Pitfalls of Performative Activism, Seen at the Golden Globes


Isabella Lopez, Co-Editor

Actress Blanca Blanco caused a stir after wearing a bright red, revealing dress to the 2018 Golden Globes after most entertainers in attendance agreed to wear black in support of those who have been sexually abused. both in and out of the industry. If we were being honest, Blanca Blanco, a fairly unknown actress, may have simply done it for the attention. After all, most of us did have to Google her during or after the Golden Globes. After garnering the attention she may have wanted, she offered her support for the Time’s Up Campaign by tweeting, “The issue is bigger than my dress colour… Red is passionate.” Whether Blanco did it for the publicity or not, she must have known there was nothing to really be contributed to the cause by wearing black, though there certainly was something to be gained: an alibi.

Connie Wang, Senior Features Writer at the online magazine Refinery29, tweeted the night of the event, “My main gripe is that had Weinstein not been exposed, he would have been here, been in black, and would have easily been considered a supporter. How many sexists and harassers are in black tonight?” Wang raises an interesting point. Weinstein was outspoken about women’s rights and feminism on the surface, but it was merely a façade. Performative activism (e.g. wearing a safety pin after the 2016 election or wearing pink for breast cancer awareness) does little more than create an image of support for others. These acts alone cannot further any cause if there isn’t real, productive help involved as well, like spending time volunteering, spreading in-depth knowledge, or donating money. The real change needs to happen through our actions. Of course, it’s important to raise awareness, but it’s easy for anyone to put on an act and pretend to care about a cause.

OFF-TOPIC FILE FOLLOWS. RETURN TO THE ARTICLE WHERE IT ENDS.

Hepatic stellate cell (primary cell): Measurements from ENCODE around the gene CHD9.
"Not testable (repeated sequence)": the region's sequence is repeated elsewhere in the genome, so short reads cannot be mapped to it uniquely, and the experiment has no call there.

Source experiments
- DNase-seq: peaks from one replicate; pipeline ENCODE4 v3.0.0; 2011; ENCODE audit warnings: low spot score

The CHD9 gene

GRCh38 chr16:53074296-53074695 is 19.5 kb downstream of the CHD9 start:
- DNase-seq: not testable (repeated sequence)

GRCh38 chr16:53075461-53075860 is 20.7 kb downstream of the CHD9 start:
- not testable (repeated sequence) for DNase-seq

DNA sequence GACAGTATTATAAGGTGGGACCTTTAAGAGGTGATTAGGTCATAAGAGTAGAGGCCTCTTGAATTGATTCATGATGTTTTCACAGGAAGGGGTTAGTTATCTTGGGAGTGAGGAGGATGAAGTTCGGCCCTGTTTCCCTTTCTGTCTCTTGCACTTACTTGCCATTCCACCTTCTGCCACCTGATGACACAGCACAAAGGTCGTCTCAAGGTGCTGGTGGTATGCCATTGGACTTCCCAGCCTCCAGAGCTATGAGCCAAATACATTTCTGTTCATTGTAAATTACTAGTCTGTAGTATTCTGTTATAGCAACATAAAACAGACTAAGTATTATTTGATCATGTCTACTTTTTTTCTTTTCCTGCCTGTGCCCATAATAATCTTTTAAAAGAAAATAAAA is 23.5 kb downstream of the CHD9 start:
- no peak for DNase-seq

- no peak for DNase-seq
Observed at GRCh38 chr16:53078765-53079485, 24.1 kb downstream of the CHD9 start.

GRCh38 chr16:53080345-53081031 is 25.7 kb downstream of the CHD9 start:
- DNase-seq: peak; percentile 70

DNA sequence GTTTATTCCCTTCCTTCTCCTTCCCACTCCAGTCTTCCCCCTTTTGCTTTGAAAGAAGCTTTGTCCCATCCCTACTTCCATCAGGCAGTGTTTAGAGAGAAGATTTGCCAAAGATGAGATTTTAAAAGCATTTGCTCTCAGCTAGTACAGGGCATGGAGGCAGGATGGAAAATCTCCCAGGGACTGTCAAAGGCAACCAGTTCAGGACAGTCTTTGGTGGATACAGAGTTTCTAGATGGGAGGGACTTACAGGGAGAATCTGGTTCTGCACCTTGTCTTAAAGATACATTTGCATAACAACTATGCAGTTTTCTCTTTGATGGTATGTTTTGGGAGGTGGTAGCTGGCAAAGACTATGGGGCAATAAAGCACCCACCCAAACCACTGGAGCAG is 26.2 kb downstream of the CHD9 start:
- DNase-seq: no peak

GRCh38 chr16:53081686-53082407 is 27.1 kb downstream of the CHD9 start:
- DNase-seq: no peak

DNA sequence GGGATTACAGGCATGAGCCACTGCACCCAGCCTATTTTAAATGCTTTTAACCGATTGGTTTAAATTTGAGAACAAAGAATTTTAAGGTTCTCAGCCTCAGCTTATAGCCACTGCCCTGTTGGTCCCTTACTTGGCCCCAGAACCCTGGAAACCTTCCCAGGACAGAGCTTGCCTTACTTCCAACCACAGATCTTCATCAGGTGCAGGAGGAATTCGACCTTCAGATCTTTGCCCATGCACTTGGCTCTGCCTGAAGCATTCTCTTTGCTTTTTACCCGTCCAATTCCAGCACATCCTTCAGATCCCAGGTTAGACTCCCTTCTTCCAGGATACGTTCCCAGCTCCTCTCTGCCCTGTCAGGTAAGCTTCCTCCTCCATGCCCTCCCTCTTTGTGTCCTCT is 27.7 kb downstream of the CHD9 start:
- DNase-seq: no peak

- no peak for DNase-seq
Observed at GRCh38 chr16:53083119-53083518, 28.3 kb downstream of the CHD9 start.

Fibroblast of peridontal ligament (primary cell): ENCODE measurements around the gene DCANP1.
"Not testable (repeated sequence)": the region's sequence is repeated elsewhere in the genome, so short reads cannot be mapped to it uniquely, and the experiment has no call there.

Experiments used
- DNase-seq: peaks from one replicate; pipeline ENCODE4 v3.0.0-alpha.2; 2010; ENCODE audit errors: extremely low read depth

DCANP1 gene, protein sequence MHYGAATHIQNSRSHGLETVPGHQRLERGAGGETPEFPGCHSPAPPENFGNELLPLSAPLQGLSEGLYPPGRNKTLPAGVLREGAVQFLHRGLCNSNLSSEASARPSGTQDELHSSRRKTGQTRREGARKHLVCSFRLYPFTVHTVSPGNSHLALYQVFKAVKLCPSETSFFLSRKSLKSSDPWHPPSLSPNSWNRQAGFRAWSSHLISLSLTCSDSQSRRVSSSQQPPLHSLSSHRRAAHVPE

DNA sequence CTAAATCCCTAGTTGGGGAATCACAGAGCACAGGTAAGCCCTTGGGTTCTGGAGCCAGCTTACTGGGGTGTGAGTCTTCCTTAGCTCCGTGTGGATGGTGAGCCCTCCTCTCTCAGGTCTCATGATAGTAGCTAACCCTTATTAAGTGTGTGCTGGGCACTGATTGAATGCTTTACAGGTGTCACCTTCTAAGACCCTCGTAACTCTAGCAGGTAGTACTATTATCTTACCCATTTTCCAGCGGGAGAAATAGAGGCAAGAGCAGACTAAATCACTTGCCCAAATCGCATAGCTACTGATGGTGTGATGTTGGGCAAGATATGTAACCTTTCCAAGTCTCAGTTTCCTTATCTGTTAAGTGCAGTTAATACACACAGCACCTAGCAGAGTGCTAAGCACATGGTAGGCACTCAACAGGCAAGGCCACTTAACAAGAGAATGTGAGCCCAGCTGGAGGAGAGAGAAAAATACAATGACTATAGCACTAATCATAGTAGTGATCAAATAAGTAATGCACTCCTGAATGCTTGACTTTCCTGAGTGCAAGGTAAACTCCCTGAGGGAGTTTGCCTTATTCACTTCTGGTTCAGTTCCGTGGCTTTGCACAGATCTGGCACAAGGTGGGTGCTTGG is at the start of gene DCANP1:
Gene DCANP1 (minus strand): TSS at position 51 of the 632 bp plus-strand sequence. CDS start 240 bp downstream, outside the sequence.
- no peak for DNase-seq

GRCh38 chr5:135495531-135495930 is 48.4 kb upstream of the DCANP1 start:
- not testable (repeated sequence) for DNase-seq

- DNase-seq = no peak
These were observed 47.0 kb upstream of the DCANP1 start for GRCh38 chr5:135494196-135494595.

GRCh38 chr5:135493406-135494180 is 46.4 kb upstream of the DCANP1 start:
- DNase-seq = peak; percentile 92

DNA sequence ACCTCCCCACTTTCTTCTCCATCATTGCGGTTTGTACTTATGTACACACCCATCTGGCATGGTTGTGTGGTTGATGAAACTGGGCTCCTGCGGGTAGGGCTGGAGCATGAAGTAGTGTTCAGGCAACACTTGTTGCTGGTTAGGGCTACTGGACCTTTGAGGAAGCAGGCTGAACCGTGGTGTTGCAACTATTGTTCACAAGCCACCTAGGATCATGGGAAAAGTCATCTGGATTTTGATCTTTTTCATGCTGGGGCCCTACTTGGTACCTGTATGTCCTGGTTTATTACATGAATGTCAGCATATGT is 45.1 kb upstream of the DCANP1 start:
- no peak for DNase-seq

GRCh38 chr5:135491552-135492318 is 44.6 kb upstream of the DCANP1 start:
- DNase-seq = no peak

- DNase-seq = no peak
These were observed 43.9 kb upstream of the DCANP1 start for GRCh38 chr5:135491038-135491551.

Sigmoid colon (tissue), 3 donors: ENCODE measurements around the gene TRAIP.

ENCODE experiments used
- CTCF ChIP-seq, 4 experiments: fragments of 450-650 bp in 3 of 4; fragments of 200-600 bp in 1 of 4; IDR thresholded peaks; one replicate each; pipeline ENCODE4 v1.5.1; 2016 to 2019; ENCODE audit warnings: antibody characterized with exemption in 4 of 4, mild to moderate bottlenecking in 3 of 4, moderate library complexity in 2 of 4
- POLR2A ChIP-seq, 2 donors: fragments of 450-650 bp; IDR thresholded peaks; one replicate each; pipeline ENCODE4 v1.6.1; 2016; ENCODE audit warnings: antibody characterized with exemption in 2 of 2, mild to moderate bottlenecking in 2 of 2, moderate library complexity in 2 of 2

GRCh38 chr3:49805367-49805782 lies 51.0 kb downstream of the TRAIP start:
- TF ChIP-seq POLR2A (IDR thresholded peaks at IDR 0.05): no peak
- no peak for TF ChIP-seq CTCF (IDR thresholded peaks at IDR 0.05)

And who better to put on such a performance than Hollywood’s best? Aziz Ansari, a comedian and actor praised for his support for women’s rights, was one of those who attended the Golden Globes in all black. Less than a week later a story broke on the online magazine babe, alleging that Ansari continuously pressured a woman into having sex with him despite her clear signals and attempts to say no. When the woman flat out stated that she was not interested in having sex with him, Ansari seemed to acknowledge her wish, stating that they would “just chill,” until he suggested oral sex again, to which the woman gave in, “feeling pressured.” This seemed to only prompt Ansari to continue ignoring her discomfort and feel justified in suggesting further sexual acts. When the woman verbally said no to Ansari a second time, he suggested they “chill” again, before continuing to kiss her and attempt to “undo her pants.” The woman left in tears.

The story drew mixed reactions, particularly from men who most likely identified with the story, as it’s not all too uncommon; some went as far as to call it just a “bad date.” Maybe people are so hesitant to acknowledge that Ansari’s behavior is just as unacceptable as it is frequent because that would mean also acknowledging that we most likely have committed or have experienced similar acts in our own lives, at varying degrees of severity. Rape and sexual assault are not clear cut and black and white, and unfortunately, neither is consent. Ansari did not have to rape this woman to violate her boundaries and abuse her trust. What our society lacks as a whole is the emotional intelligence to notice and respect the physical and verbal cues of those around us; the ability to think about the needs of others before the needs of ourselves, and that’s exactly what performative activism often is: selfish.

It doesn’t matter if Blanca Blanco wore a red dress because it doesn’t matter that Aziz Ansari wore a black suit. We need to stop focusing on performative activism, which is often self-serving and accomplishes very little, and work to create real solutions through real work. The Time’s Up campaign took this criticism after news spread that actors would attend the Golden Globes in all black to support victims of sexual assault, by starting a legal defense fund to fight sexual harassment in all industries. While most people don’t have the money or platform to contribute so greatly to such a cause, interacting with this dialogue and taking a deep introspective look at ourselves in all our relationships, sexual or not, is a good place to start.